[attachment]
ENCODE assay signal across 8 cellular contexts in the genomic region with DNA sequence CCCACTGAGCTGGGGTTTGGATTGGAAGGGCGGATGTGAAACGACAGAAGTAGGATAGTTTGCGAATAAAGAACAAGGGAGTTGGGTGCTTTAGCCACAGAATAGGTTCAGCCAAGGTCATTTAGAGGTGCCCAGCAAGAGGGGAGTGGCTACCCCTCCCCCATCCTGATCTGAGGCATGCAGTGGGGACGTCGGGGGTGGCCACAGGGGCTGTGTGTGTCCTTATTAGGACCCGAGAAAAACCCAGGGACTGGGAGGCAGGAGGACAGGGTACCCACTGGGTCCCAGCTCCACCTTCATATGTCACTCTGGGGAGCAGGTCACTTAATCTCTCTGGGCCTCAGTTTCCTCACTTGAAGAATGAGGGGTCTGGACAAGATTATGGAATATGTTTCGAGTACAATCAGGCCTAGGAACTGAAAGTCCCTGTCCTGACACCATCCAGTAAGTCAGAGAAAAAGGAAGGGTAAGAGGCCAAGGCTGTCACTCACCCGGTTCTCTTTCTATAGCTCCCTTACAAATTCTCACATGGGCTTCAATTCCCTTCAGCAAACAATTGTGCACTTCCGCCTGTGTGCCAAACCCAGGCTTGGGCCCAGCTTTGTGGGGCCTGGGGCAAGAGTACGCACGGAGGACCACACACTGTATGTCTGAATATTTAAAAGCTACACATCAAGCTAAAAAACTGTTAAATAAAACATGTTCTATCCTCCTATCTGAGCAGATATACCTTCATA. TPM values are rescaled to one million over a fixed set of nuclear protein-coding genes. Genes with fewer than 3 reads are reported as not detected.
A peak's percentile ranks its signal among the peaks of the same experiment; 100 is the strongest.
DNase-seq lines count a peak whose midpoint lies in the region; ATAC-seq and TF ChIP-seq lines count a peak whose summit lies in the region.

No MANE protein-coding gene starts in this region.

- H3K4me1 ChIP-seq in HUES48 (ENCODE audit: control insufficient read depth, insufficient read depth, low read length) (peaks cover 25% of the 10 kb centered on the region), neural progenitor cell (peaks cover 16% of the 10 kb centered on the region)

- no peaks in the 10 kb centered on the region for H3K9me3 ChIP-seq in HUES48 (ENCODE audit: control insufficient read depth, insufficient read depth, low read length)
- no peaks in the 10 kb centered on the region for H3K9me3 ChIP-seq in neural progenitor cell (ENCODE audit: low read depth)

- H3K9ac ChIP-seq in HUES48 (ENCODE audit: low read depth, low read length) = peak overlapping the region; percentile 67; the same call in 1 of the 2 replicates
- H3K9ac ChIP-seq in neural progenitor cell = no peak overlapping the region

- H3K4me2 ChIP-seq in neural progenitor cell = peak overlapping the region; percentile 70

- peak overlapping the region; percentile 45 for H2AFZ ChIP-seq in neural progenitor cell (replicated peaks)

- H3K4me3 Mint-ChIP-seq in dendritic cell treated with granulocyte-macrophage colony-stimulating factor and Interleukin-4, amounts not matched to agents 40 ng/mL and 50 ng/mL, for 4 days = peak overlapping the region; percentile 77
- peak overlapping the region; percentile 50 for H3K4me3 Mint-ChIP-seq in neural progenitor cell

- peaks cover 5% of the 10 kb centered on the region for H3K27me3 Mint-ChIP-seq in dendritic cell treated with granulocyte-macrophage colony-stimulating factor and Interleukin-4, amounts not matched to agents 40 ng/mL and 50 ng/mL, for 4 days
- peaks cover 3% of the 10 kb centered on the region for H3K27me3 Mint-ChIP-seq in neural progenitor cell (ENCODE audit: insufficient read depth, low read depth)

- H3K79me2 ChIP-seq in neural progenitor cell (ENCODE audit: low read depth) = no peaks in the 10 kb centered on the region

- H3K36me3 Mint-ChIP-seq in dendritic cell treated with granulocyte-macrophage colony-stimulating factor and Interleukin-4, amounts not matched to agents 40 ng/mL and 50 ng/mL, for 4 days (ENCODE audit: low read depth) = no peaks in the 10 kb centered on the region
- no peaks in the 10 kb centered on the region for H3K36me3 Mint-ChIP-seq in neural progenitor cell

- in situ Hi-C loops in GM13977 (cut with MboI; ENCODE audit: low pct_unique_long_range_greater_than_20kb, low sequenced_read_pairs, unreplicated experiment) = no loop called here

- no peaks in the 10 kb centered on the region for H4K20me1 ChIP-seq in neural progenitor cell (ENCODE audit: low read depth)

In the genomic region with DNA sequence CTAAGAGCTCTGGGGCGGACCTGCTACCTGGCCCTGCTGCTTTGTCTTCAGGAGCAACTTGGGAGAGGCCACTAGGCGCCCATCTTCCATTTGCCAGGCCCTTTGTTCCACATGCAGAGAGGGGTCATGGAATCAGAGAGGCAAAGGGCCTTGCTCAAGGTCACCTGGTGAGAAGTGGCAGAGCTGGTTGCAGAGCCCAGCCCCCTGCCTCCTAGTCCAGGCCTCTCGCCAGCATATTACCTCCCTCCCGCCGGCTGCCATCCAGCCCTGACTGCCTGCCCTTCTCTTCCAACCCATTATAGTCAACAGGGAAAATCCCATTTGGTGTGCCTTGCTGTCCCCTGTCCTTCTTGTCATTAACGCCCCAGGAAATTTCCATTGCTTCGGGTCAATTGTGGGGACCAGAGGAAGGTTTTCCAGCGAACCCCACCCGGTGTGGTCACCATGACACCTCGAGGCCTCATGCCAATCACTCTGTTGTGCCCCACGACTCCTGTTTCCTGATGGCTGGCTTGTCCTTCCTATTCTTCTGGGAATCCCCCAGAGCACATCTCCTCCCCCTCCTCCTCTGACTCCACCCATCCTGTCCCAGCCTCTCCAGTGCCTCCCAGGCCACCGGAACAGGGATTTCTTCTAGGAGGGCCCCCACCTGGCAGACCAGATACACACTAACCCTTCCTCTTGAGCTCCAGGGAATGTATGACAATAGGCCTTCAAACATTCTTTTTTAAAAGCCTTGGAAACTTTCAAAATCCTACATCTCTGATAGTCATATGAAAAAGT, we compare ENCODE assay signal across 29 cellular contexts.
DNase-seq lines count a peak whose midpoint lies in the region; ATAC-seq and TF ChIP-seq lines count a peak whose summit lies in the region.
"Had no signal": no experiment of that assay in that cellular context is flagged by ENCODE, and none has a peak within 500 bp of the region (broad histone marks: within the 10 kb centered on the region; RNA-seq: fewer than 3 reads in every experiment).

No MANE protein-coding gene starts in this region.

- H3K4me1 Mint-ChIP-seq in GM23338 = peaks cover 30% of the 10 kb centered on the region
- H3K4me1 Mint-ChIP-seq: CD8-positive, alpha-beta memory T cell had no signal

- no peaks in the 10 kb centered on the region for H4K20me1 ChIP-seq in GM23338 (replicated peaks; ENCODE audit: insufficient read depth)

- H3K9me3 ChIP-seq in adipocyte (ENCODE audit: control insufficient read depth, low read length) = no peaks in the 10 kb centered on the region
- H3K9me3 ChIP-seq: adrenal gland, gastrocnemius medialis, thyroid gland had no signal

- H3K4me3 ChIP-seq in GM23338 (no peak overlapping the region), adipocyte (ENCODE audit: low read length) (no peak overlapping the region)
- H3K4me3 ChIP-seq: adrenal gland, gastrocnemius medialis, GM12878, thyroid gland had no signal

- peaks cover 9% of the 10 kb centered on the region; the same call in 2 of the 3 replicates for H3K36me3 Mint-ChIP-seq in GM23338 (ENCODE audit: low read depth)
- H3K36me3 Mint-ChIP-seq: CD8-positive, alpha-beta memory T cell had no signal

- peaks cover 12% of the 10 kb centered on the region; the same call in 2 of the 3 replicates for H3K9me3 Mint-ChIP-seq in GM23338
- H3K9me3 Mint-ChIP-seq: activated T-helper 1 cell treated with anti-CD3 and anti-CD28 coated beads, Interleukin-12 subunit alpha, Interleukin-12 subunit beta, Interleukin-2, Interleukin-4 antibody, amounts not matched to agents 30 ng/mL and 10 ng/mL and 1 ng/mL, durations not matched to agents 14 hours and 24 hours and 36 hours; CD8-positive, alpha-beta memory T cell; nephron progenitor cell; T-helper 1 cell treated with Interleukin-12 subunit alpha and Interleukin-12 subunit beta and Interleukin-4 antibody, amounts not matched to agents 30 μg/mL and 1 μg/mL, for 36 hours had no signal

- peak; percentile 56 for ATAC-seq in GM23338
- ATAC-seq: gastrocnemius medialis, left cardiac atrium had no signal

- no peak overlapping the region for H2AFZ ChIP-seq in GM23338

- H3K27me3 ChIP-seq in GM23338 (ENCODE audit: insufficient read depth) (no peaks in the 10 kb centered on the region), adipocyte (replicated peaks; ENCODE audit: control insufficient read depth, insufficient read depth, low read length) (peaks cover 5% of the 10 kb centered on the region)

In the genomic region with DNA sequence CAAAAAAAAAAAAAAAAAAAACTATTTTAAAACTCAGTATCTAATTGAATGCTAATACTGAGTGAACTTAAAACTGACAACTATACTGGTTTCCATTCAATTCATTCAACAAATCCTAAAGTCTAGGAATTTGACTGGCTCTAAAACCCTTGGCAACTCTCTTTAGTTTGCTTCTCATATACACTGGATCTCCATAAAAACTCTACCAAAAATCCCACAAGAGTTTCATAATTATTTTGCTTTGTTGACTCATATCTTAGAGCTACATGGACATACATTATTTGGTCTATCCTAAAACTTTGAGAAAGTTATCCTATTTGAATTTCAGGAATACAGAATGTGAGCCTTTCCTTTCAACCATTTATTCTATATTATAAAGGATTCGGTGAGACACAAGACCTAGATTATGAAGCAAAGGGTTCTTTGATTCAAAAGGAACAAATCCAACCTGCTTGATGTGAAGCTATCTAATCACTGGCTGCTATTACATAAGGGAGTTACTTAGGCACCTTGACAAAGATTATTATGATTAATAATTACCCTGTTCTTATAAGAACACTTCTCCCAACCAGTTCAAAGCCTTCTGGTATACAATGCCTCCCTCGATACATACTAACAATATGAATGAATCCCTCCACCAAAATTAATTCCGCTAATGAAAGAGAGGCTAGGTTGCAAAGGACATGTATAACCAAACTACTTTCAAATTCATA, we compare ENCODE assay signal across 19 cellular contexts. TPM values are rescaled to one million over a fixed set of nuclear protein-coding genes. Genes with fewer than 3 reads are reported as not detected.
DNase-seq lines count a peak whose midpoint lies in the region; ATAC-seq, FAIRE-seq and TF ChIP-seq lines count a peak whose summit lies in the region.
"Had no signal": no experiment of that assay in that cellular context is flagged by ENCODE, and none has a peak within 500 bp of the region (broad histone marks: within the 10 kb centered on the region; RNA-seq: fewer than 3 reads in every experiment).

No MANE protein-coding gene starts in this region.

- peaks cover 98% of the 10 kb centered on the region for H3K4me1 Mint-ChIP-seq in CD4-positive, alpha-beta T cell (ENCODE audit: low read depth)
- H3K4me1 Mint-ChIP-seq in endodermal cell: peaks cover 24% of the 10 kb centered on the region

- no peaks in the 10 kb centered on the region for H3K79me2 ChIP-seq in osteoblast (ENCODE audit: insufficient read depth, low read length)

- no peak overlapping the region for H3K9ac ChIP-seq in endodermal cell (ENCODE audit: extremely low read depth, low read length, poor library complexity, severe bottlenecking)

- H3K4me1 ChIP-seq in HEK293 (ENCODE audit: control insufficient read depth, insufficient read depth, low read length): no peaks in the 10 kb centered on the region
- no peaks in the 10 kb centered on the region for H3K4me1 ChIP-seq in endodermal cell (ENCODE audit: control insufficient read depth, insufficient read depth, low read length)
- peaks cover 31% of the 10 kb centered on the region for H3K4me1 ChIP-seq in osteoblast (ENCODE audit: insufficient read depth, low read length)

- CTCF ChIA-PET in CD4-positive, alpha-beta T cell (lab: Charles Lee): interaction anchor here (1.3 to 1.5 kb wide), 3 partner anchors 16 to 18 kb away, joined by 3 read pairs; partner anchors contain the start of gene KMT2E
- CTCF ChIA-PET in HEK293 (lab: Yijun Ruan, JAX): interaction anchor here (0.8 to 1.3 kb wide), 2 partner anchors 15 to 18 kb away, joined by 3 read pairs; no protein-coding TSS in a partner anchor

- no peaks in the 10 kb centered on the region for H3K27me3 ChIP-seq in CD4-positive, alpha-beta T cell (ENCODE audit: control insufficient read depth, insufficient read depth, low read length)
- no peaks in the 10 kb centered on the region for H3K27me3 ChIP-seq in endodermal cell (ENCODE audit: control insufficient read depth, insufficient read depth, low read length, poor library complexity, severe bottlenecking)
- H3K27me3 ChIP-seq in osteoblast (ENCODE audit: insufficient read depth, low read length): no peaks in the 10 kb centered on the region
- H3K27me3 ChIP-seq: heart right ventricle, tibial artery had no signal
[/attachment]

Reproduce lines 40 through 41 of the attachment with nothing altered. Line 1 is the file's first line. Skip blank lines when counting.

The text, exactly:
In the genomic region with DNA sequence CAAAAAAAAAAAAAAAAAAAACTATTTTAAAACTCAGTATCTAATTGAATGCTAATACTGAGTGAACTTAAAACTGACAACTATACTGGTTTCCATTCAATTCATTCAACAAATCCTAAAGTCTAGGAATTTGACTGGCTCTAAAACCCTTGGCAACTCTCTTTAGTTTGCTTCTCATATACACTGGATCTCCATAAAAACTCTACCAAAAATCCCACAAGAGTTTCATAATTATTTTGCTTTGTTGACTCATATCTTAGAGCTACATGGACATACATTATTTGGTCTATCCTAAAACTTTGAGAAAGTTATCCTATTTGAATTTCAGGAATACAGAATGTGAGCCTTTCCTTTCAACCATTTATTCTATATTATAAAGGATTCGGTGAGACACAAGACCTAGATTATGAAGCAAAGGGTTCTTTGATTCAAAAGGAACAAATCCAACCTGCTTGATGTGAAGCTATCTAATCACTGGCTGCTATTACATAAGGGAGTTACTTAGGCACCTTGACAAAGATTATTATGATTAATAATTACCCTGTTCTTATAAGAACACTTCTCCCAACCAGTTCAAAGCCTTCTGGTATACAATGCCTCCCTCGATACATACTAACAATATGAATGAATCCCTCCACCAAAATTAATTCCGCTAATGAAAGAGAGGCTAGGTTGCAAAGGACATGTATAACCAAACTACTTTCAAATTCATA, we compare ENCODE assay signal across 19 cellular contexts. TPM values are rescaled to one million over a fixed set of nuclear protein-coding genes. Genes with fewer than 3 reads are reported as not detected.
DNase-seq lines count a peak whose midpoint lies in the region; ATAC-seq, FAIRE-seq and TF ChIP-seq lines count a peak whose summit lies in the region.